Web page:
|Eye on Psi Chi: Summer 2019|
Eye on Psi Chi
Summer 2019 | Volume 23 | Issue 4
The Secret Life of Professors Revealed Part V: What’s in a Grade? How to Play the Academic Game, Get Good Grades, and Have Your Professor as Your Advocate
Laura Vernon, PhD,
To many students and professors, “grade” is practically a four-letter word (no, wait, that is “grad,” which has a much nicer connotation).
Secret #13: Many Professors Hate Giving Low Grades as Much as Students Hate Getting Them
Unfortunately, we put professors in the odd position of being coach, referee, and scorekeeper. I first help my students learn, and I then have to evaluate and report their level of learning. Some days the evaluation part of the process is a joy, and I can give my students the high grades and praise that they have earned through hard work and careful study. Other days, I need to communicate to my students that their learning is incomplete, they have misunderstood some concepts, they need to refine their skills, and more hard work is going to be required for them to improve. Making mistakes is part of learning and improving and there is no shame in failure as long as you learn from it and keep working hard. I would probably not trade my role as referee because it improves my coaching. When I see where my students went wrong, I can help them figure out how to do it better, and I can be a better coach the next time around.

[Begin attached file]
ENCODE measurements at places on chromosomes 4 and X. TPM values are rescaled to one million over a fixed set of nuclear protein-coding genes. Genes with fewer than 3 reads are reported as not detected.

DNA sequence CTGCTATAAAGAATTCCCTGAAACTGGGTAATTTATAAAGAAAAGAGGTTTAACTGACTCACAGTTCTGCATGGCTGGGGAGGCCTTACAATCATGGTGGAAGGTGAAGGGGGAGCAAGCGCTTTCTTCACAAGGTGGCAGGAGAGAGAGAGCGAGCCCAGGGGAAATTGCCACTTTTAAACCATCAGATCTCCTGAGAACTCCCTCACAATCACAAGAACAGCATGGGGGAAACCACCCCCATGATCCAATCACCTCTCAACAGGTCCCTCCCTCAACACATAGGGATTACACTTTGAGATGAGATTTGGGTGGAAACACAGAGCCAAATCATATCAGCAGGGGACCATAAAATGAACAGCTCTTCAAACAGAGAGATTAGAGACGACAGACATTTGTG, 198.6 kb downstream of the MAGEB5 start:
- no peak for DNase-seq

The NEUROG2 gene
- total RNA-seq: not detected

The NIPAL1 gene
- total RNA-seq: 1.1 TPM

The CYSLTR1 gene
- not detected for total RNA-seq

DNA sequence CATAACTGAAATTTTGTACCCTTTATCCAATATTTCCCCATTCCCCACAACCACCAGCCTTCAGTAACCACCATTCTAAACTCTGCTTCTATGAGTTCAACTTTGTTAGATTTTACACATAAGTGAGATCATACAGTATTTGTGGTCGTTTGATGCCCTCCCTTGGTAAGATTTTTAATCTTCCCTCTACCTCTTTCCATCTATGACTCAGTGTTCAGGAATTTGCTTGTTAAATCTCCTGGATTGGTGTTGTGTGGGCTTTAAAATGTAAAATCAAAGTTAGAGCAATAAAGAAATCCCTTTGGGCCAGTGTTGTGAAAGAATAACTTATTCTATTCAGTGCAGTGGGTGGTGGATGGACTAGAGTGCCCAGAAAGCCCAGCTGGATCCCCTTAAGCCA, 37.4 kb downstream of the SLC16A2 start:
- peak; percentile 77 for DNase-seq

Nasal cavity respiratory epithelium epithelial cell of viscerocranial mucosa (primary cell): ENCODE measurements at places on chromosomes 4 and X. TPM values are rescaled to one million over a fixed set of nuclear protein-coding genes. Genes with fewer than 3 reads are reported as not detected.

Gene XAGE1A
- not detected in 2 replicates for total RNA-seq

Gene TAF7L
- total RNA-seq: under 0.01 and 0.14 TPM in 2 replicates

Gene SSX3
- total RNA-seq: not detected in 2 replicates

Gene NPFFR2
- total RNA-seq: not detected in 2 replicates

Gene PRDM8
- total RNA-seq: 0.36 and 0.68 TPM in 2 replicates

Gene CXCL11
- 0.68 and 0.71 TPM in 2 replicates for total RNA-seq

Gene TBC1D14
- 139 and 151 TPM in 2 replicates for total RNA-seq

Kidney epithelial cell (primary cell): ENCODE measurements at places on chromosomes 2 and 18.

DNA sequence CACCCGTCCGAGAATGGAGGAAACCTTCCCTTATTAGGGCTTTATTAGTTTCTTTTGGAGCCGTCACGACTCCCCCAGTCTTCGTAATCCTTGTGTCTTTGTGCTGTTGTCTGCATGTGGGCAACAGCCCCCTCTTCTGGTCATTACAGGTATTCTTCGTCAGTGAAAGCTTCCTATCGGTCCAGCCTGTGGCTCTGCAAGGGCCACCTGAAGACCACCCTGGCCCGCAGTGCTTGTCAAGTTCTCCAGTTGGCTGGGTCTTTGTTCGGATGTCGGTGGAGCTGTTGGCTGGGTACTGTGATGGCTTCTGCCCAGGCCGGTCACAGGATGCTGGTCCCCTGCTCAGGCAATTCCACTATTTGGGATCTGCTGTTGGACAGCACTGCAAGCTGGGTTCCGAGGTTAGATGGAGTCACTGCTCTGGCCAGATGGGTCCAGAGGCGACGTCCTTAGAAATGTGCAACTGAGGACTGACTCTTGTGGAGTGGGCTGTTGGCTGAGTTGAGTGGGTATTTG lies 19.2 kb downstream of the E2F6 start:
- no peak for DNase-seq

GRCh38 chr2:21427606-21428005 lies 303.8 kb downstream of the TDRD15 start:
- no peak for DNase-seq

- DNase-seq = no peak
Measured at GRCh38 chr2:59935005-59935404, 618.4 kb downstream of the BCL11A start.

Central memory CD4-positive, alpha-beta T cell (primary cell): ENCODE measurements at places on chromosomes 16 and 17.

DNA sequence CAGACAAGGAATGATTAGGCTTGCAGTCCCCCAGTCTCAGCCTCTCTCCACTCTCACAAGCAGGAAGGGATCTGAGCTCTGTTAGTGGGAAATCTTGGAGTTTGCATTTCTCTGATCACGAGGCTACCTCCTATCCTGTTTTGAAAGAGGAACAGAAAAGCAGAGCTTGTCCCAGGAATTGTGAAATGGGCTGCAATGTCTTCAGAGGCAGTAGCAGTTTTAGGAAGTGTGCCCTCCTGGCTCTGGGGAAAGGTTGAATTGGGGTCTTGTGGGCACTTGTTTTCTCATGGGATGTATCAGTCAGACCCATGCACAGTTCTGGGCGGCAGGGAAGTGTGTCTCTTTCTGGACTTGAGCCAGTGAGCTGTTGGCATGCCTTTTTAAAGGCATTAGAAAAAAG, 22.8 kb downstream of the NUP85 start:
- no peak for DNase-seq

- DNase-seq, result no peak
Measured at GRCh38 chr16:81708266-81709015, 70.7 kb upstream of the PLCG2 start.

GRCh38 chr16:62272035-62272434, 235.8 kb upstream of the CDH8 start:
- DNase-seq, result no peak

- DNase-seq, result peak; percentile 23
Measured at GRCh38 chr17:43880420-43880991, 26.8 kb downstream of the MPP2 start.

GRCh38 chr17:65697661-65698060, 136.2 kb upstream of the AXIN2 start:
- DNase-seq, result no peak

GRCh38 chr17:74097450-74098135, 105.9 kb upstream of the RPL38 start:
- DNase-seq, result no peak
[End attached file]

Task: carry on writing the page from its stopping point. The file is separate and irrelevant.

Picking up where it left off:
If you earned a low grade, chances are that your professor was not trying to trick or punish you and is not angry with you, but simply has the unpleasant task of communicating your level of learning. I am not so naïve as to think that there are no “weed out” classes or professors who provide unfair assessments, but these are both rarer than students might think. Most professors think carefully about how to teach, what kinds of assignments to give, how to test and evaluate students’ skills and knowledge, and how course grades are assigned.
Even after 24 years of teaching, when a student does poorly on one of my exams, I feel sad for the student. Most of my colleagues feel the same way. Because we adore our students (see Secret #1), if one of my professor buddies appears especially glum at lunch, chances are that some of her students are struggling in her class.
Secret #14: Professors Prefer Coaching to Refereeing and Scorekeeping (So Leave Shame at the Door)
Students tell me they have heard that my exams are “tricky” and ask if I try to mislead students with my exam questions to make them pay closer attention. In fact, I do not set out to “trick” my students. It is simply the case that most good psychology sounds like common sense. Unfortunately, come exam time, the wrong answers may also sound like common sense. Uh oh, do birds of a feather flock together or opposites attract? Which is it and when?